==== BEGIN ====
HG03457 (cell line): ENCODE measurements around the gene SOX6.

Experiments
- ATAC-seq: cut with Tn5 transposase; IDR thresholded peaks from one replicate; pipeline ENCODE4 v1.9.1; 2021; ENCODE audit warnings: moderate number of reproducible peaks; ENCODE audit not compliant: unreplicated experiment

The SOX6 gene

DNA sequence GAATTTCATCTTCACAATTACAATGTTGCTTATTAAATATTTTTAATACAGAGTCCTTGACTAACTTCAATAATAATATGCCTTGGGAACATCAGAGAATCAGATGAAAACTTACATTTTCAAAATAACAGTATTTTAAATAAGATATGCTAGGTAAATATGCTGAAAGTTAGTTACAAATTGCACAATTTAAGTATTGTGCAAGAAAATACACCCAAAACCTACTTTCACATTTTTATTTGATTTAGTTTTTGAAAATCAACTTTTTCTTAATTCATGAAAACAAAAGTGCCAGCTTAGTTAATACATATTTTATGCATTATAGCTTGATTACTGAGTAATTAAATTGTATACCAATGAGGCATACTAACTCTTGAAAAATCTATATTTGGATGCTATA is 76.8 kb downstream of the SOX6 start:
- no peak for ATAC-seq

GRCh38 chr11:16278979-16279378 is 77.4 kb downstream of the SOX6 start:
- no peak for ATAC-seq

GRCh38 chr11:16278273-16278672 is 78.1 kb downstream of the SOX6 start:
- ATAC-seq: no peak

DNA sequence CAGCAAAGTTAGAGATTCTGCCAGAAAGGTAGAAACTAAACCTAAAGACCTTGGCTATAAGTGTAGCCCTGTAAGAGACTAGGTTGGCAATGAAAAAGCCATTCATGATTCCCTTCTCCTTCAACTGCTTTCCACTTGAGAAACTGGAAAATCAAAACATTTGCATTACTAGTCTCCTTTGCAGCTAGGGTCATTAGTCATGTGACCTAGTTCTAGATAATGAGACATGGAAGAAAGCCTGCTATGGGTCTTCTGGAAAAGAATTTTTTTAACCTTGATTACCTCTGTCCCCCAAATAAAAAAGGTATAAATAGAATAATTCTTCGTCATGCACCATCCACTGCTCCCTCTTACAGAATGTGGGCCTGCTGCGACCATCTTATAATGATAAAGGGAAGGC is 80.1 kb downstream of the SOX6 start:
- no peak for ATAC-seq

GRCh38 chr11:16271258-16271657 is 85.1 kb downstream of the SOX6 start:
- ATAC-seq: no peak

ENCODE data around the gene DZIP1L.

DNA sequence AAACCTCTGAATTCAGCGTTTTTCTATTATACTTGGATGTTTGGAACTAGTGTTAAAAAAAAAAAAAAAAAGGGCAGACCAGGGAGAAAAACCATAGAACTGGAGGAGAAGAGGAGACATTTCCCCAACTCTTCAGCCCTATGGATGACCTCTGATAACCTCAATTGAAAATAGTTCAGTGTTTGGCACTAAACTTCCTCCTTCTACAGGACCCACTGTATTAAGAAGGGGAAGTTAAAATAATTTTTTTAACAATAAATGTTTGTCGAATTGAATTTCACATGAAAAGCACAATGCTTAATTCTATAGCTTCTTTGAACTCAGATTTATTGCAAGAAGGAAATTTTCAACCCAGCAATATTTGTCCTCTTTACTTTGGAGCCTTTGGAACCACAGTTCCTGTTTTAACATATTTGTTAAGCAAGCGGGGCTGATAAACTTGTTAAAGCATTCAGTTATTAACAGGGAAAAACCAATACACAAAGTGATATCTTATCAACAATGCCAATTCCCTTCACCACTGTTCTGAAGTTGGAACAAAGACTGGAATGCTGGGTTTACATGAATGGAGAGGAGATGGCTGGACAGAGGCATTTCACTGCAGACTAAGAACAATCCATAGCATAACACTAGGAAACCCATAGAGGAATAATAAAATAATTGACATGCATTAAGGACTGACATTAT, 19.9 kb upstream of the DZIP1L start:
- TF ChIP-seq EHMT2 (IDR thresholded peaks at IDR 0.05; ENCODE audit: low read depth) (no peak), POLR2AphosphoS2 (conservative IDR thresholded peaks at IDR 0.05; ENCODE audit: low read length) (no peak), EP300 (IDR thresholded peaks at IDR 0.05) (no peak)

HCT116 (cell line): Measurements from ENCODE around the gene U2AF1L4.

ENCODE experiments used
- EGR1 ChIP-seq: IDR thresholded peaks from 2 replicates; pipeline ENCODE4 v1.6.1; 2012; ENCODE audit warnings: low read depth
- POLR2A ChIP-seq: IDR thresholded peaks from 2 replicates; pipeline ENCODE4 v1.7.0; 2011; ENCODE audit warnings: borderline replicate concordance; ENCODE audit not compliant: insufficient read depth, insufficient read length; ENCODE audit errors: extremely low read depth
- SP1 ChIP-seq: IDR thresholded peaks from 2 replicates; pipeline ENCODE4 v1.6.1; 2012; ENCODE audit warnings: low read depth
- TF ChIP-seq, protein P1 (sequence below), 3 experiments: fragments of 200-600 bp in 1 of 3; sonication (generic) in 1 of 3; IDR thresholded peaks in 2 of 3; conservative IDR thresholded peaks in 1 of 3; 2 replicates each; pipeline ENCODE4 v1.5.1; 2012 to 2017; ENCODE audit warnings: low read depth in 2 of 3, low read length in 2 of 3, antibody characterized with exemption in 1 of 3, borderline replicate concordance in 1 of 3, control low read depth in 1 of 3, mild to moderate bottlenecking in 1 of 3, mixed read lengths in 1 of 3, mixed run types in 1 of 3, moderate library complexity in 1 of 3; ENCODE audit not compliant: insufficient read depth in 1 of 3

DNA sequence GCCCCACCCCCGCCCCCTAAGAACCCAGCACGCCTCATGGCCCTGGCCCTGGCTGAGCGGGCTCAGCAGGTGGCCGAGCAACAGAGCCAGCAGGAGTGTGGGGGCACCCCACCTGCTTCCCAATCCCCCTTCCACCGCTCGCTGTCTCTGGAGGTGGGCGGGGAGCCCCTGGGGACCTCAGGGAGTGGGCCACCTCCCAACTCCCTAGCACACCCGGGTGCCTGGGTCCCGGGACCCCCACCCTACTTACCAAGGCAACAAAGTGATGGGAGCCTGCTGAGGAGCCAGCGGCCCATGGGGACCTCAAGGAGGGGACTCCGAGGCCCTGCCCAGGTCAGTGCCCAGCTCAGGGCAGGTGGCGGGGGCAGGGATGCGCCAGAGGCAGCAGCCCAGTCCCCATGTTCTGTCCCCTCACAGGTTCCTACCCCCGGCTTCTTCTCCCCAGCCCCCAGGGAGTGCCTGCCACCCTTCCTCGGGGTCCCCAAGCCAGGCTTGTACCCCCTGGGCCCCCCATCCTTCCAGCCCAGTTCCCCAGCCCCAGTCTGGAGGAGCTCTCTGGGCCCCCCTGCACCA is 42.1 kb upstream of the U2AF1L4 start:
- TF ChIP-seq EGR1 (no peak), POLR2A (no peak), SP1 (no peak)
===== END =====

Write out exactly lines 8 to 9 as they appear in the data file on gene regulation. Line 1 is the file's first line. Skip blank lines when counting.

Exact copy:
- no peak for ATAC-seq

GRCh38 chr11:16278273-16278672 is 78.1 kb downstream of the SOX6 start: